Low-doses of the painkiller helps to reduce the amount of oestrogen in the body. Having high levels of this hormone is known to fuel the growth of cancerous cells. It also reduces inflammation, which can damage DNA and can lead to cancer. The findings back up previous evidence which shows similar cancer benefits.
Taking aspirin three times a week reduces the risk of breast cancer by 16 per cent, a new study suggests. Low-doses of the painkiller helps to reduce the amount of oestrogen in the body – which can fuel the disease, scientists claim. The findings back up a host of research which has showed the over-the-counter pills are beneficial in preventing many forms of cancer.
Low-doses of the painkiller helps to reduce the amount of oestrogen in the body – which can fuel the disease, scientists claim Aspirin, which costs less than 2p a tablet to make, has long been known to be an aromatase inhibitor – which blocks androgen being turned into oestrogen. Women sufferers of breast cancer are often given stronger versions of these drugs to reduce the amount of the female hormone circulating in their blood.
The pill also helps to reduce inflammation, which can damage DNA and leads to various forms of the disease. Scientists at the Cancer Prevention Institute of California believe the drugs may even help to improve the prognosis’ of terminal patients. For the study, the team of researchers used data of 57,164 women who were monitored between 2005 and 2013. Lead author Dr Christina Clarke said: ‘The study found an interesting protective association between low-dose aspirin and breast cancer.’
WHAT ABOUT OTHER FORMS OF CANCER?
Taking just a quarter of an aspirin tablet a day could slash the risk of bowel cancer by a fifth, a major study concluded last March. Harvard scientists found middle-aged people who regularly took the painkillers were less likely to be diagnosed with cancer of any kind. They found the cheap pills, which cost less than 2p per tablet, are particularly effective at warding off cancers of the digestive system.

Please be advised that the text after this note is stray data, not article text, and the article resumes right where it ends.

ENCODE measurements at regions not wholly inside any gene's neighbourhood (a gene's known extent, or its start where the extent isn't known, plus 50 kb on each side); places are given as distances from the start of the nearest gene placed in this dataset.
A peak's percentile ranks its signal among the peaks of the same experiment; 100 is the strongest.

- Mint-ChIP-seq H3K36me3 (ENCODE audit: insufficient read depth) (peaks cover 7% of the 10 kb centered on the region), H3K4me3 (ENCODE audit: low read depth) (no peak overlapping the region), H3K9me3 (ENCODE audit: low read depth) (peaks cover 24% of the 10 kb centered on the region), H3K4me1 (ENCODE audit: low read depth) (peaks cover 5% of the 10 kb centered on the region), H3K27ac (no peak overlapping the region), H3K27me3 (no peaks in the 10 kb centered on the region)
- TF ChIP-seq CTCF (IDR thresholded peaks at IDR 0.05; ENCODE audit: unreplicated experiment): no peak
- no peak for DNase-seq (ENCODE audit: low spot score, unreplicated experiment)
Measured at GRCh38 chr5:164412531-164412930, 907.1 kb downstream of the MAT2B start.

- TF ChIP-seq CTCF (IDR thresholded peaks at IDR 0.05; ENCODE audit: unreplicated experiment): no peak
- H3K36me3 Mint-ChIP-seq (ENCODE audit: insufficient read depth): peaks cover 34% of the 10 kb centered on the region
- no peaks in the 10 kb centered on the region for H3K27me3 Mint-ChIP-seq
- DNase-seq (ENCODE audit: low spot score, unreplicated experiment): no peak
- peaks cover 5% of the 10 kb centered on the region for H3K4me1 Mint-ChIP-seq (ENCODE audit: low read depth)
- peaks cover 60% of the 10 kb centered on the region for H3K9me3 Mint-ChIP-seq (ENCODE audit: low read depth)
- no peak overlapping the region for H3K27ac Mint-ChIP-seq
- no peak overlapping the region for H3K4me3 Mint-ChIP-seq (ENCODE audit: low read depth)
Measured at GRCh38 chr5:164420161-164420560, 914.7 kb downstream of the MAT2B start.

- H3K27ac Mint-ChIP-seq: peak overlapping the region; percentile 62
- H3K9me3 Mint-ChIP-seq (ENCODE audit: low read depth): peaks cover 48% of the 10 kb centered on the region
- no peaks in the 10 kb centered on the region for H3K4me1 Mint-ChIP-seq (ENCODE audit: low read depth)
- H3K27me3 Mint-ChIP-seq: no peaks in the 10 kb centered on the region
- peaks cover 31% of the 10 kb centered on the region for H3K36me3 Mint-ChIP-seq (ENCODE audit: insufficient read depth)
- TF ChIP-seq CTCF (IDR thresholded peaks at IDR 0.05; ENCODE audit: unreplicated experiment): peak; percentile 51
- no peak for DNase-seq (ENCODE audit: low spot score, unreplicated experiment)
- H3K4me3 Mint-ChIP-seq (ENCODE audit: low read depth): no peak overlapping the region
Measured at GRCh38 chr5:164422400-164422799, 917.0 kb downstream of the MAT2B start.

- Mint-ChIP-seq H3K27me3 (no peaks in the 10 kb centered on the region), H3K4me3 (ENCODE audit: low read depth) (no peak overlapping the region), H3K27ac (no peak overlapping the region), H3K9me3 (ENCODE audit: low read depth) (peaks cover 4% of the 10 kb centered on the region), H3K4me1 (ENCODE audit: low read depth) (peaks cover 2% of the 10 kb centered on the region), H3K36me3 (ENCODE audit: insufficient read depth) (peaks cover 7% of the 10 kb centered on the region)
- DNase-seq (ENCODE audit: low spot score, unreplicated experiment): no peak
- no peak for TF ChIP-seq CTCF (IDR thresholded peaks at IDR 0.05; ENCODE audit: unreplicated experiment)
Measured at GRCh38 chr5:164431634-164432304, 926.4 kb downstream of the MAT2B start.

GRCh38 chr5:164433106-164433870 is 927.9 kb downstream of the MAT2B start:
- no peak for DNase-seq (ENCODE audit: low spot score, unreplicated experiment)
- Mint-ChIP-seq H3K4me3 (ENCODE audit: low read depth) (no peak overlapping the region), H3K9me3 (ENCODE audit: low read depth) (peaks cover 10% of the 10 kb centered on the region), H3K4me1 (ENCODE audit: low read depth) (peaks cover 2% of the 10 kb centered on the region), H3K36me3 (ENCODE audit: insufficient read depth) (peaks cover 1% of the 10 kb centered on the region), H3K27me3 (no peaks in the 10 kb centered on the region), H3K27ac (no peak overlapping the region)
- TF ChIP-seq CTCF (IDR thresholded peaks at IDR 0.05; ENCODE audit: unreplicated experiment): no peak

The most dramatic impact was seen for bowel cancer, with people who took aspirin every day for six years seeing their risk drop by 19 per cent. The experts, who tracked 136,000 people for 32 years, predicted that regular aspirin use in the US could prevent 30,000 tumours a year. Participants were quizzed regarding family history of cancer and other conditions and their use of aspirin and other drugs. Other known risk factors including a lack of physical activity, poor dietary habits and heavy alcohol use were also assessed.
Over the eight year period, 1,457 women went onto develop invasive breast cancer, according to the study published in the journal Breast Cancer Research. Thousands of people are also known to take them for their preventative benefits of other illnesses, such as heart disease. But recent evidence suggests they may also cause bleeding in the stomach and, in rare cases, bleeds in the brain that actually lead to strokes.
Studies have also shown aspirin is far less effective than other less risky blood-thinning drugs such as warfarin, rivaroxaban and apixaban. However, the researchers said more studies are needed to understand the full benefits, or risks, of taking low-dose aspirin. Emma Shields, Cancer Research UK’s health information officer, said: ‘Taking aspirin regularly could reduce the risk of some types of cancer, including bowel cancer and potentially breast cancer.
‘But it’s still unclear at what age people should start and stop taking aspirin, what dose they should take, and who might experience side effects. ‘Aspirin can cause serious side effects including life-threatening strokes, so it’s important for anyone thinking about taking aspirin regularly to talk to their GP first.’ In 2014, 55,222 cases of invasive breast cancer were reported in Britain, according to Cancer Research UK.